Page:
Moving on.

You’ll save money on decorative elements if your food and drink are decorative elements. *And,* first and foremost, taste good. Yes, yes. This is probably my favorite entertaining truism, though. If you’re on a budget, beautifying your food is actually the easiest way to throw a gorgeous dinner party without having to buy random extra decorative elements. That apples and honey board is really pulling its weight, for instance, as is the challah (aha! Another reason for the cake board!). It’s why I love having food on the table as soon as people arrive—an empty table is a sad table.

Place cards aren’t a throwaway detail! Okay, so not all of us are blessed with the handwriting of my friend Maria. (I mean, my own penmanship is an absolute DISGRACE. Hence Maria.) But that doesn’t mean you shouldn’t try throwing together a few place cards! They’re cute! And a nice way to direct the seating. I was so excited (read: too excited) about these ones, which are tied with grey baker’s twine to little olive-wood honey dippers. I know some people are more into a casual, free-for-all seating situation, and I get and RESPECT that, but I’m gonna stick to my guns here. My cute place card guns.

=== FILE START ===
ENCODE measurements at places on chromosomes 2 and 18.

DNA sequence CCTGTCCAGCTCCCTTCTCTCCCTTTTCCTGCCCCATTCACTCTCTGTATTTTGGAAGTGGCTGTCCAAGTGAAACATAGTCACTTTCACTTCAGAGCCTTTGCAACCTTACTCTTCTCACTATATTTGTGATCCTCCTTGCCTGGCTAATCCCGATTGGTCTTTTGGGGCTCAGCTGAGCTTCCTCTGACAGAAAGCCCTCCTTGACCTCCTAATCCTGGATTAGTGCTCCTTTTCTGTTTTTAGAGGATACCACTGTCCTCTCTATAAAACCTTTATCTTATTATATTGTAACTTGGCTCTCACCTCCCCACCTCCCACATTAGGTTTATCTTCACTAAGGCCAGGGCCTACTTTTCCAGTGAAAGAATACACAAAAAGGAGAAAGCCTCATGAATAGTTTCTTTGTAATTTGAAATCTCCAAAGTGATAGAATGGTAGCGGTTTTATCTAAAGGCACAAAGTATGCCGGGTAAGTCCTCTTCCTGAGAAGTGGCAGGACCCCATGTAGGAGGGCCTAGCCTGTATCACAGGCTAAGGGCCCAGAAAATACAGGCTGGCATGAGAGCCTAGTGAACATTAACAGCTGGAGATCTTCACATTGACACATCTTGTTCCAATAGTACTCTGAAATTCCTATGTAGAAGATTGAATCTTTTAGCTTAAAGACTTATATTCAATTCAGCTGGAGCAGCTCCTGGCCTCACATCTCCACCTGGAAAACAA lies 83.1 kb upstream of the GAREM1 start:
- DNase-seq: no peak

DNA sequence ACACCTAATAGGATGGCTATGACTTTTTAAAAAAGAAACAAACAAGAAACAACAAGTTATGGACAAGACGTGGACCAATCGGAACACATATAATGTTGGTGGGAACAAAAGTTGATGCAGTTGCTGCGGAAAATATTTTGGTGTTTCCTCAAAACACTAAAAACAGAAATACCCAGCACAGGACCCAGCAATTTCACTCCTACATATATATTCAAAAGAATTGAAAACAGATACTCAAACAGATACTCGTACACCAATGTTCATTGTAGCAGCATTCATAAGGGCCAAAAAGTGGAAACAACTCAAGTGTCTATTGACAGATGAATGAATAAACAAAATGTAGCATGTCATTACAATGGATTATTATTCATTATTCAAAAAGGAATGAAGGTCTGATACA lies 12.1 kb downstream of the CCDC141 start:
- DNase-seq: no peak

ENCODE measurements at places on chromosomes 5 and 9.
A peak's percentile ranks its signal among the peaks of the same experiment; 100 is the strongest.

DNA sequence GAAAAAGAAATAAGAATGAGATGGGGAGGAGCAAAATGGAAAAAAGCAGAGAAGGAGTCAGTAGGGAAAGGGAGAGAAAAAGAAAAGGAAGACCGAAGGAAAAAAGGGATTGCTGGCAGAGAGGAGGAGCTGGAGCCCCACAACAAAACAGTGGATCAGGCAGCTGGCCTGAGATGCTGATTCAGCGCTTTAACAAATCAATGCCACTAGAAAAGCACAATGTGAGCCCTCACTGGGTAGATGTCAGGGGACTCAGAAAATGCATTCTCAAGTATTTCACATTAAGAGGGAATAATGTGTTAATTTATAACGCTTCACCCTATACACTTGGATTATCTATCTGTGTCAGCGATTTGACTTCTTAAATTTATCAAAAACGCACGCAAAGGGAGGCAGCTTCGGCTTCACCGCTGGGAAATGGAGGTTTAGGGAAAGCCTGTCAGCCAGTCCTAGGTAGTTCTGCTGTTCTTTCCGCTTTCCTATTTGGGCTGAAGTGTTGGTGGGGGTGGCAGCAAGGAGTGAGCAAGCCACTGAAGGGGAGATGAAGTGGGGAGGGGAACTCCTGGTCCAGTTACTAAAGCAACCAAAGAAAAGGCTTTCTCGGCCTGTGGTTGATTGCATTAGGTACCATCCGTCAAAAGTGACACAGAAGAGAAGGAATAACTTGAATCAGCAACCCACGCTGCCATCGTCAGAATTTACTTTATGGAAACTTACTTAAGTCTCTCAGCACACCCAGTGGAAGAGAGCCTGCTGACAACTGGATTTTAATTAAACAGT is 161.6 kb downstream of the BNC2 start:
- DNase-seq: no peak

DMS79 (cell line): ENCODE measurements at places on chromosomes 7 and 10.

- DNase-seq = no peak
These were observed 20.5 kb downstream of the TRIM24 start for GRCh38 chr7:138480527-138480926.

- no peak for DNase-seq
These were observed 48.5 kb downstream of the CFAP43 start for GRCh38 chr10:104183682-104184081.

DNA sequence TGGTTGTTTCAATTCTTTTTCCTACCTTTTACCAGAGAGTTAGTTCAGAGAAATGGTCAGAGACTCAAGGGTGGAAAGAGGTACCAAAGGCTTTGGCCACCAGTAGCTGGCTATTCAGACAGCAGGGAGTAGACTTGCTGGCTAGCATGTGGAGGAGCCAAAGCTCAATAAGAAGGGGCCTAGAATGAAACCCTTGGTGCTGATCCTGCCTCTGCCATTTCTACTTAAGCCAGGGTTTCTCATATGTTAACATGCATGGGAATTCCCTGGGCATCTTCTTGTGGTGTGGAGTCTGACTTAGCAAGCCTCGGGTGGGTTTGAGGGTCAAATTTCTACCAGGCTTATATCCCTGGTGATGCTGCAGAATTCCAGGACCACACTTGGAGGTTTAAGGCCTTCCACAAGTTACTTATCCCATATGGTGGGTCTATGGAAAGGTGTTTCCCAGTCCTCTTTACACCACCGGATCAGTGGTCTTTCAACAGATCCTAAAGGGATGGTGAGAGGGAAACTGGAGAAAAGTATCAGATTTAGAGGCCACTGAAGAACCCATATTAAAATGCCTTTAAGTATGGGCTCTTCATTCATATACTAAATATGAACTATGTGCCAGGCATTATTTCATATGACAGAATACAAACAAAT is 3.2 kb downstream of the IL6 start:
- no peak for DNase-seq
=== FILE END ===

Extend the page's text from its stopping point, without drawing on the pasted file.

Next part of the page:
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Food & Drink

You can find all my Rosh Hashanah recipes here, and here are five menu ideas too.



The After Party

So, you’ve put away the candlesticks and cleaned the zillions of dishes and sent your guests home...now what?

Well, Rosh Hashanah is a holiday about gratitude and new beginnings, so you might consider giving money to others during this time in order to help them achieve their own “beginnings.” (Tzedakah is important all year long, but its significance is highlighted at Rosh Hashanah.)

You can find a list of Jewish charities here—one for which I have an enormous appreciation for and feel a particularly personal connection is HIAS.

Another idea is to make an annual blood donation before the holiday in the spirit of “celebrating life.”

Similarly, you could visit a Jewish nursing home or volunteer with the elderly as a symbol of your understanding that every component and era of life is important, including the later days and end of one’s life.


Shop the Post

Grey linen napkins | Peach table runner | gold silverware | water glasses | Goblets, similar here | triple brass candlesticks | double brass candlesticks | Ivory taper candles | olivewood honey dippers | paper place cards | grey baker’s twine | vintage gold chargers, similar here | vintage crystal bowls, similar here | marble serving board | sur la table olive-wood serving board, similar here | marble cake stand | gold cake stand, similar here